The term ‘most unlikely of circumstances’ is a pretty confusing word, as scientifically arid laterite soil is the natural habitat for Palash trees-once I had the good fortune of observing a whole forest of Palash trees ablaze in a topsy-turvy, khoai like laterite soiled stretch of land at Santhal Parganas in then Bihar. It is actually a natural phenomenon. So, it is only natural that an artist would like to paint a natural phenomenon like that of Palash in Khoai, that would be the most natural manifestation and celebration of life on the lands of laterite soil! To us that should be the most natural response by Ramkinkar, I don’t know why it could be an example of ‘most unlikely of circumstances’. The colour of Indian culture, and above all, mother Nature allows music of such contrasting colours flow thick at times. That is probably the starkest difference of opinion that can ‘naturally’ be harboured about this book.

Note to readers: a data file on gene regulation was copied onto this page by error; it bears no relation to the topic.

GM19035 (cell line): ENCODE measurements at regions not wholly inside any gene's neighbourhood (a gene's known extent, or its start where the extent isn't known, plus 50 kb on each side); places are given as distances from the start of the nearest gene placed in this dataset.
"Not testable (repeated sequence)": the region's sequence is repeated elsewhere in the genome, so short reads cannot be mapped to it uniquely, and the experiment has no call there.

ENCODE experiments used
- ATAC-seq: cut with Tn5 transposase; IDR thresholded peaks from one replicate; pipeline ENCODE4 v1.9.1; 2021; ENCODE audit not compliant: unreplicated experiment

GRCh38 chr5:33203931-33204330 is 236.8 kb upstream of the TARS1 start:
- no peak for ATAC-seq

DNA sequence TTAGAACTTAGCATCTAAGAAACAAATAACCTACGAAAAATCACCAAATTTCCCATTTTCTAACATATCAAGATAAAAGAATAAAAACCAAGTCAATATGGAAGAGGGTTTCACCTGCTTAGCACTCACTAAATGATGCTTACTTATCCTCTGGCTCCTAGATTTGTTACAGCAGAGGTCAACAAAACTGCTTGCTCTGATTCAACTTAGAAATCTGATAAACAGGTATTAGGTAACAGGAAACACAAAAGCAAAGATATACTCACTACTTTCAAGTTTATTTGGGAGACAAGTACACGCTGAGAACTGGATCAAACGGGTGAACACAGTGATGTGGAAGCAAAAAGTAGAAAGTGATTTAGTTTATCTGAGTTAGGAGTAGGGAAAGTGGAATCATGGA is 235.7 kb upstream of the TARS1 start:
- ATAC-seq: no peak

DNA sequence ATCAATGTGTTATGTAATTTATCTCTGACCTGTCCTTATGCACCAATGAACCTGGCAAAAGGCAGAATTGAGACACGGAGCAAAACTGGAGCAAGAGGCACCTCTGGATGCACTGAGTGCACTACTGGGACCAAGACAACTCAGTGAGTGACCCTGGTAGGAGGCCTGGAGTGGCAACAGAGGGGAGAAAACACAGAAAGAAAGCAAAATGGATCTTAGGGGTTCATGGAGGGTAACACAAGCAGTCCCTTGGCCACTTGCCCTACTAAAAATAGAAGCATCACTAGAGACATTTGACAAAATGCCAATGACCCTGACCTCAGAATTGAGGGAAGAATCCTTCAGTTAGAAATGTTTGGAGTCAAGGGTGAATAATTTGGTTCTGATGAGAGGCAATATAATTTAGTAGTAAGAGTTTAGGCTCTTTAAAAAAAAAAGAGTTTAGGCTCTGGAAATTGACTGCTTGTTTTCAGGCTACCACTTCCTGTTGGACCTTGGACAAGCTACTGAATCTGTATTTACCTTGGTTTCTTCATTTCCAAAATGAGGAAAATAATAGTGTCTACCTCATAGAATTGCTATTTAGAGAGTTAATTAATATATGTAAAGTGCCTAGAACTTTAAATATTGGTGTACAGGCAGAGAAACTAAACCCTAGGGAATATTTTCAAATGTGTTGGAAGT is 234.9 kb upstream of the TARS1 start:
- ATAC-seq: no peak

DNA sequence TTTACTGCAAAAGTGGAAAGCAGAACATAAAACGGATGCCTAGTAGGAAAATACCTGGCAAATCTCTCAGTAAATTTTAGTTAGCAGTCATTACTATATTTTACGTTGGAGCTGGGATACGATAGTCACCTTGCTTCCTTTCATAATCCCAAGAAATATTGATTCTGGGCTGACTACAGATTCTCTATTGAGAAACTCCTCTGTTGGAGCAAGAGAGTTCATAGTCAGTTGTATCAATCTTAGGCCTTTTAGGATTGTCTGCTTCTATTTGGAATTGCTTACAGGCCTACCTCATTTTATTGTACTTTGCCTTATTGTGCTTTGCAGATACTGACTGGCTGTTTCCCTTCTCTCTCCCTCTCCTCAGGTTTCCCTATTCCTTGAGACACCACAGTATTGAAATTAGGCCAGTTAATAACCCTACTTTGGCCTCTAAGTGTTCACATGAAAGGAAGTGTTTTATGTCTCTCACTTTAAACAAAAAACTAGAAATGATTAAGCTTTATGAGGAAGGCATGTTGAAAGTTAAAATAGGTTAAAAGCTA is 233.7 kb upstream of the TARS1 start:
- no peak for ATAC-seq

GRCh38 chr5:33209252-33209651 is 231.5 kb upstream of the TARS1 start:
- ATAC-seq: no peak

The book is a must for people interested in Ramkinkar Baij, as around 400+ photographs of Ramkinkar’s works are reproduced here with great care. The text, as I have already elaborated, appears pretty confusing to me. But at the same time, I must admit, that I have no formal training in art appreciation language: and Prof. R Siva Kumar is a respected Art Historian in India and abroad. It is most probably inappropriate for me to comment on his text. I have nothing against his scholastic views on Ramkinkar; he is perhaps right in his own way; but still I have serious doubts about the perspectives of evaluation. I have only tried to emphasize the need to evaluate a personality like Ramkinkar from other angles too, from ‘most unlikely of circumstances’, to the ‘most natural’!